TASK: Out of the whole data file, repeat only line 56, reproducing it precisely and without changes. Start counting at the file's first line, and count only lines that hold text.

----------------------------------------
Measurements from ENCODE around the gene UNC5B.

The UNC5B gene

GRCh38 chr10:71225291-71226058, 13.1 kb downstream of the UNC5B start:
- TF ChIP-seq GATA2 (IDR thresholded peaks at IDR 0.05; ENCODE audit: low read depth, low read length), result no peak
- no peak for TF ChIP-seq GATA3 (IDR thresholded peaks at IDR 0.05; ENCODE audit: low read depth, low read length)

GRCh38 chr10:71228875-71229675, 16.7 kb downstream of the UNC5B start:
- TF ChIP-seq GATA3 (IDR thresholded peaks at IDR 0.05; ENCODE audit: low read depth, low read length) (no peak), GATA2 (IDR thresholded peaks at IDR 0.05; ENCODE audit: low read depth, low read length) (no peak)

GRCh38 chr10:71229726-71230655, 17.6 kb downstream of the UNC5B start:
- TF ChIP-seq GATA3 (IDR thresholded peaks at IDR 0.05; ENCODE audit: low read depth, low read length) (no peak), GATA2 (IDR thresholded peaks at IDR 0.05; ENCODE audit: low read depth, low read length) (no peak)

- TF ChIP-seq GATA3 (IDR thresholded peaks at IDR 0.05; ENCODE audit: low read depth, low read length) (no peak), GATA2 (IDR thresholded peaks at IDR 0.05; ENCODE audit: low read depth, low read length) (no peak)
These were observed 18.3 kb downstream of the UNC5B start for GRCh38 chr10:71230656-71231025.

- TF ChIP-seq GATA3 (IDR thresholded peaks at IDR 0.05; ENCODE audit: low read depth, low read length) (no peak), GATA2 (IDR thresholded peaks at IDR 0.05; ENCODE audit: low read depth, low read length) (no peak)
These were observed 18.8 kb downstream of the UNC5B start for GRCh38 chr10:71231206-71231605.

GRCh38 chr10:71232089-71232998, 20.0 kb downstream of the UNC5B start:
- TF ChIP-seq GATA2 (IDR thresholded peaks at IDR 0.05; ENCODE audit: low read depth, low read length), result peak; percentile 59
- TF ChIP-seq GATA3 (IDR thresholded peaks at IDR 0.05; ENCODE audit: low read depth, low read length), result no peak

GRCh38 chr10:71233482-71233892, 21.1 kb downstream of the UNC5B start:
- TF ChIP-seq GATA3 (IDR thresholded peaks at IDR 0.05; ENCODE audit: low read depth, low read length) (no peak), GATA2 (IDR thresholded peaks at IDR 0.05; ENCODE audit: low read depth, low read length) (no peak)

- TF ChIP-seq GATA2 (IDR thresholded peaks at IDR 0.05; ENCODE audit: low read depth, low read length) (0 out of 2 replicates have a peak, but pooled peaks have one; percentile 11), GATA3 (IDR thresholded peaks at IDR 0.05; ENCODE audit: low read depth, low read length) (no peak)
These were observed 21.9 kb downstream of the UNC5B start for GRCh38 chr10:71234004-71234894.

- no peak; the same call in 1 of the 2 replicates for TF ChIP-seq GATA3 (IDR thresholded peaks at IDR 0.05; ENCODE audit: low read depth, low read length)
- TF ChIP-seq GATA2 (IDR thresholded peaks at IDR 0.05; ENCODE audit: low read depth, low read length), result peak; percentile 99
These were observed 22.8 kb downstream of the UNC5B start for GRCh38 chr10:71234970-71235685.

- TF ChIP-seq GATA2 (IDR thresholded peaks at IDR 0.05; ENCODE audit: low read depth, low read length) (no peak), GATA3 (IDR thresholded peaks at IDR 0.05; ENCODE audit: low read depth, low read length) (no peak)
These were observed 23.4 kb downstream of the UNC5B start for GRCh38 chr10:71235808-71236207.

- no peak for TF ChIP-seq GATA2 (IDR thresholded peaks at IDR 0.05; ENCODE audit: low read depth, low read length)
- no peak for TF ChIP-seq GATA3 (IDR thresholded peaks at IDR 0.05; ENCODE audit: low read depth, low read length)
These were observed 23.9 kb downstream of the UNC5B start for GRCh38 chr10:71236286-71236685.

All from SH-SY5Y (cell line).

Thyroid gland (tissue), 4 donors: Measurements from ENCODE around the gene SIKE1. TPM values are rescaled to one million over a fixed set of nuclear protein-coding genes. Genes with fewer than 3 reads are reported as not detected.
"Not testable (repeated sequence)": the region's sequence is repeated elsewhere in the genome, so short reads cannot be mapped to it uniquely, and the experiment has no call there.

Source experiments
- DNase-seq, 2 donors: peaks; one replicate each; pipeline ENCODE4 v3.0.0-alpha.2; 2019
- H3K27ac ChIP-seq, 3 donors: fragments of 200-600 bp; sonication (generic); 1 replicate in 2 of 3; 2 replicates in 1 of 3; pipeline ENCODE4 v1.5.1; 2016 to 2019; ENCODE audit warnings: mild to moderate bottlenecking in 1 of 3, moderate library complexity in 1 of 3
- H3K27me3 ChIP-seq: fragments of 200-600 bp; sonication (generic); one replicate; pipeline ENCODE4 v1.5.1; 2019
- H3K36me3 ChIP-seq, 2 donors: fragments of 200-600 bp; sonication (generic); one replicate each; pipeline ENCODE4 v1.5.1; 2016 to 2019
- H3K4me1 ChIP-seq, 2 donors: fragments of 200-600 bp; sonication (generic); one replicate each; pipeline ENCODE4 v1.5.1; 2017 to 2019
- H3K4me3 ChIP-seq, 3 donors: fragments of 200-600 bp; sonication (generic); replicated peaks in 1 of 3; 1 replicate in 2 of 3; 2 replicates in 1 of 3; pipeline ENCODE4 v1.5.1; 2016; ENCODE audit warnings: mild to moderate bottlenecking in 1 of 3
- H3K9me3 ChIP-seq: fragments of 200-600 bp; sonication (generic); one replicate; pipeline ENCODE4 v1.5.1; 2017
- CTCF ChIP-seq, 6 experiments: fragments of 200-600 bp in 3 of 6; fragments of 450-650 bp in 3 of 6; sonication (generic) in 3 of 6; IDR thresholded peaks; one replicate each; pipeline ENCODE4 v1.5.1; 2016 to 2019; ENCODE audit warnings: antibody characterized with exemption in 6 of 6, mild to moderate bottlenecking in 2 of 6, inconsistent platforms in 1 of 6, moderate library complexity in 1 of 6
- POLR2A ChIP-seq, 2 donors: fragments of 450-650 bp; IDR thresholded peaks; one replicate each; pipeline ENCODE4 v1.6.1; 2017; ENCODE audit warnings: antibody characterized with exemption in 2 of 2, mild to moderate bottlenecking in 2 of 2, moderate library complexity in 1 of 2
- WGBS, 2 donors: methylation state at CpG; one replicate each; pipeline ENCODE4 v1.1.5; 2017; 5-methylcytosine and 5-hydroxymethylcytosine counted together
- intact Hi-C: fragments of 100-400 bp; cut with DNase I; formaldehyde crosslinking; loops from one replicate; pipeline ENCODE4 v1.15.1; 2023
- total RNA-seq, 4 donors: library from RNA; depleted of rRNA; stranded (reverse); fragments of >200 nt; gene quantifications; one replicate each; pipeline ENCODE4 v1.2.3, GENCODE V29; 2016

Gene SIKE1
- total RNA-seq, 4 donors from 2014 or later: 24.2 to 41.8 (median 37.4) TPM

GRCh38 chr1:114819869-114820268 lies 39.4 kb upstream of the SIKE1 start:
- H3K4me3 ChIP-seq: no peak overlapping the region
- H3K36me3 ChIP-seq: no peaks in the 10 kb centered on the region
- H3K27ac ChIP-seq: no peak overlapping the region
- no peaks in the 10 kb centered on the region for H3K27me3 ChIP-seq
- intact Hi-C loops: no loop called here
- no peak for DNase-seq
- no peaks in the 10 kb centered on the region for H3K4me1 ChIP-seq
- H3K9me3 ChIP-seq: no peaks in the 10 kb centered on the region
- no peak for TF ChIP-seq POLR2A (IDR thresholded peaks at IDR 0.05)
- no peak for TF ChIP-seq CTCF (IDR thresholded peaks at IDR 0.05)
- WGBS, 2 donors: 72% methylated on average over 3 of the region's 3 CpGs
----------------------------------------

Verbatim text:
- no peak for TF ChIP-seq POLR2A (IDR thresholded peaks at IDR 0.05)